The Changing Face of Cruise Ship Dining
Written by: Kuki
During the last half decade the nature of cruise ship dining has changed. With the introduction of ship’s offering a variety of alternate dining venues the eating patterns of passengers has, not surprisingly changed.
Yet, within those changing patterns there are a few areas that are somewhat surprising to me.
The culinary experience used to be one of the mainstay attractions to many cruisers, at least in their expectations. At least a large part of the discussions on our message boards used to somehow be related to food… that harkens back to the days of the lavish midnight buffets that used to be held nightly on almost every ship.
Initially the alternate dining venues focused on an experience more upscale from that offered in the dining room, along with an extra cost to dine there. As ships grew larger, offering more spaces to experiment with, a movement began to change that. Norweigan Cruise Line expanded the alternate dining options, offering 10 or more different restaurants for guests to choose from; some requiring an extra cost, but also including about half the restaurants in the passenger’s basic cruise fare.
The same hot restaurant themes becomiing popular on land began finding their way on to cruise ships, and that pattern continues to grow. One part of that movement was the increased visibility and popularity of the “celebrity chef”. And today most every ship has one venue onboard designed and overseen by one “celebrity chef” or another.
But there was also a move to add more casual dining alternatives, and not just designed to attract passengers for breakfast or lunch, but also dinner. Fast food has become a mainstay, particularly in the North American foodplace market, and that too has been finding its way onto cruise ships. Lately one of the fastest growing trends on land has been the “gourment burger”. “Gourmet burger” outlets have been racing to open cities everywhere. And that trend too is now making its way to way, with Carnival Cruise Line’s latest introduction of Guy Fieri’s Gourment Burgers . In perhaps an unusual move (that I like) Guy’s burgers are being offered free of a surcharge.
Of late a growing trend onboard has been a move to more relaxed dress codes; a move to allow much more casual dress onboard than what passengers used to expect. Again, I believe it was a movement on land that cruise lines have been accepting as something their passengers prefer.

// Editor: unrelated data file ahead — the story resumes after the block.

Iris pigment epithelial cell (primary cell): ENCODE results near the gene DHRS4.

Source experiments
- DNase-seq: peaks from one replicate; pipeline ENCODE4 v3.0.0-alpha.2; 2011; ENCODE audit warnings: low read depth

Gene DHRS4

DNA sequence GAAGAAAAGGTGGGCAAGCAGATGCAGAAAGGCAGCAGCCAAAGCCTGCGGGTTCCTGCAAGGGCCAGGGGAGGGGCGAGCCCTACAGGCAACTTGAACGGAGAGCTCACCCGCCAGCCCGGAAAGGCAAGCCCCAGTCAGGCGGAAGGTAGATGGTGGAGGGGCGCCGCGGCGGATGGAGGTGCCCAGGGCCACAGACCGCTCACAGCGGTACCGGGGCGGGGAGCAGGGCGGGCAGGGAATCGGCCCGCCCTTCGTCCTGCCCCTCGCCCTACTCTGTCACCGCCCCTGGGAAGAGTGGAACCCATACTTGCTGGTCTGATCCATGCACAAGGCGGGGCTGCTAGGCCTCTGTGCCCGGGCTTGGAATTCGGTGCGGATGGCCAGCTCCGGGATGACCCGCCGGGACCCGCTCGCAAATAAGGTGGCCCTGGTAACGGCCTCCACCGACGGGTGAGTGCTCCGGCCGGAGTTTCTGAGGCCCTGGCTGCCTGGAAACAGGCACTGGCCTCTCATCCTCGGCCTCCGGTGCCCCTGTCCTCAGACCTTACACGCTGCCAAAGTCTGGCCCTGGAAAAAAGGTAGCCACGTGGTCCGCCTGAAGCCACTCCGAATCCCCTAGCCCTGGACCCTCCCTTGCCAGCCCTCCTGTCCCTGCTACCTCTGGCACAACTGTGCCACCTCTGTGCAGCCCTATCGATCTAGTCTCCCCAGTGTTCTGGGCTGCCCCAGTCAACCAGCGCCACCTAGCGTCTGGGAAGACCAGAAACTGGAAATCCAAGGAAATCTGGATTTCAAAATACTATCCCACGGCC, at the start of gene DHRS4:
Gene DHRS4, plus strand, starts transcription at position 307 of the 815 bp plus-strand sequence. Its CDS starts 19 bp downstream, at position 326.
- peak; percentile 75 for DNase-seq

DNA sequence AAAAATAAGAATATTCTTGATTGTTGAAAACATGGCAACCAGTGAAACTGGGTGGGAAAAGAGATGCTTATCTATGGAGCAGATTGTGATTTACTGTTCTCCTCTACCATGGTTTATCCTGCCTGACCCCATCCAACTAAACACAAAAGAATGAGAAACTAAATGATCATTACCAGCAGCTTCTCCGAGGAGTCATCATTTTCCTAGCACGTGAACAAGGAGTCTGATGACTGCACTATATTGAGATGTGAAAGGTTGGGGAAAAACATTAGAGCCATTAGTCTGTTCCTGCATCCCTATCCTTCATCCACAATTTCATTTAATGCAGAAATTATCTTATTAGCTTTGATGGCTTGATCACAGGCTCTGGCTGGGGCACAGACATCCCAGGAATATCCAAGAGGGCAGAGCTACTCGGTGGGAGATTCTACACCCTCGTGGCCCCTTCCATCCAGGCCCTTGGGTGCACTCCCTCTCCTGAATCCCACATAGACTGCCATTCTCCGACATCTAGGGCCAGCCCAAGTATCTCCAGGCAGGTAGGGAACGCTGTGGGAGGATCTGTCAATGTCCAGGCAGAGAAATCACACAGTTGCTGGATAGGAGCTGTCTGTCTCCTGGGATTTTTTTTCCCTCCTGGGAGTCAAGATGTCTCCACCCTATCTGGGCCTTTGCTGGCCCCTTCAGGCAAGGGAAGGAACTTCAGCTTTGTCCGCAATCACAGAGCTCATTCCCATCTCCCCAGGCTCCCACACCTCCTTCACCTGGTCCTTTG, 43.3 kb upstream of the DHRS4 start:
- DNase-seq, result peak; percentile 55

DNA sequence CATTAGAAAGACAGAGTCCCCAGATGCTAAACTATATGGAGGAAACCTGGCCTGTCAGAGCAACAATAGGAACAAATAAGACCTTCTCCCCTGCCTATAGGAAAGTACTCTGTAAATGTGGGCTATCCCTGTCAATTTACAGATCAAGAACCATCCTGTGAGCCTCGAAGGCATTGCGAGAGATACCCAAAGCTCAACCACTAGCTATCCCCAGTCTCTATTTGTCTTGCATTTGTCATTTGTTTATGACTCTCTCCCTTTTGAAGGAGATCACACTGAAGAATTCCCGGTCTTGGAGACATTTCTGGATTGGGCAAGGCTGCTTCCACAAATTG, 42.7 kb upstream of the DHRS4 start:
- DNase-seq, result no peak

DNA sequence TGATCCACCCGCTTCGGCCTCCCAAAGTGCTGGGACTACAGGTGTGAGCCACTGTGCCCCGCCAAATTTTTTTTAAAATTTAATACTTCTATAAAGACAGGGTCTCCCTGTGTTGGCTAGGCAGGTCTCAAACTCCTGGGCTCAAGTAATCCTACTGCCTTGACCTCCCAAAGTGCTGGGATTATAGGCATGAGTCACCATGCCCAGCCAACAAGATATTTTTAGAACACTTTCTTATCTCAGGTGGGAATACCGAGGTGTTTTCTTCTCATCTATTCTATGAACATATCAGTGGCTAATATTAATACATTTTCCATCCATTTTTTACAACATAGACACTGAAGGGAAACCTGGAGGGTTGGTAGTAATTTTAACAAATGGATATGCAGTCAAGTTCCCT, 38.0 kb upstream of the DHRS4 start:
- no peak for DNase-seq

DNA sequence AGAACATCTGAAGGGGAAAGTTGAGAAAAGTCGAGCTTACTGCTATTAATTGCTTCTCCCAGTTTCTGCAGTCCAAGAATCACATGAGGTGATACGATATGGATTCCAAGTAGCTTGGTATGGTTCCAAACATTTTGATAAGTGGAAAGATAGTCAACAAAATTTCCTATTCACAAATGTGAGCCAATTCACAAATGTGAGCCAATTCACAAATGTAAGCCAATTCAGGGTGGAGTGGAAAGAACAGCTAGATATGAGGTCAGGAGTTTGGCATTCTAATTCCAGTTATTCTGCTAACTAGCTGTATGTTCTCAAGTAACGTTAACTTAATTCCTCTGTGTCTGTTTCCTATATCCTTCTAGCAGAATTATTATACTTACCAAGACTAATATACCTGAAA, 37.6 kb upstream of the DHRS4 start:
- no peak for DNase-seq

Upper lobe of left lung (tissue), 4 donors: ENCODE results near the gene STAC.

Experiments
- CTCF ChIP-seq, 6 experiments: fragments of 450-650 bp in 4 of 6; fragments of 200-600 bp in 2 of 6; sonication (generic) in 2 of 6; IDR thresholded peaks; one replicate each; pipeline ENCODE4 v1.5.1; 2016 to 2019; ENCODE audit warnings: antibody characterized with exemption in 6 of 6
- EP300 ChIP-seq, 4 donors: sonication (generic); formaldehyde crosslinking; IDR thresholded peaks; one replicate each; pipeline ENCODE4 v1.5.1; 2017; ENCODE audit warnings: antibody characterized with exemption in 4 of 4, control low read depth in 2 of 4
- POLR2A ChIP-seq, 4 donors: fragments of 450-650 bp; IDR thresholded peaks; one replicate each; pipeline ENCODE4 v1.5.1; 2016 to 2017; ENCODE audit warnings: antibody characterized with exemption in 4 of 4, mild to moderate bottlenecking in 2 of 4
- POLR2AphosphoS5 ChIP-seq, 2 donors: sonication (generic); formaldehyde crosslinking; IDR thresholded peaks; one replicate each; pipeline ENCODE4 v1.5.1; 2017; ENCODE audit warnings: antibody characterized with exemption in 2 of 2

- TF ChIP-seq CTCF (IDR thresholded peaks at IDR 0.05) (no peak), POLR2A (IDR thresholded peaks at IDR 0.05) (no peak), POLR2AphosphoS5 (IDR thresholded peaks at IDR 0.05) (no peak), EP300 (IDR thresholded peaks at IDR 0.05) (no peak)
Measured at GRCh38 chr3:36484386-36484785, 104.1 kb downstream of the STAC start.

In my view there is a correlation between people dressing more casually, and their desire to dine more casually as well. Not nearly as many people are interested in dressing up, and spending two hours over their dinner meal, though lord knows why, since no one is pressed for time on a cruise. But it seems the fast paced lives people live at home, including fast meals, is a habit they are taking with them when they head to sea.
I am however surprised to see a growing trend of many people posting on our message boards, saying that the majority of their dinners onboard are eaten at the ship’s buffets. And even more surprising, is those people who do are more likely to praise the food quality than not.
It seems those of us who enjoy getting seated with strangers at dinner (which was to me an experience unique to cruising, and created interesting social interactions) are a bit of dying breed. While I think there are still plenty amongst us that are willing to invest in, and enjoy, the more upscale alternate restaurants onboard, where the dining experience can take up 3 hrs. , the real movement seems to be toward the quick and casual alternatives.
I’d be interested in your preferences. Which way do your preferences lines up… the full slow paced dining experience, or the casual in, eat and out alternatives?
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Posted: November 15th, 2011 under Kuki.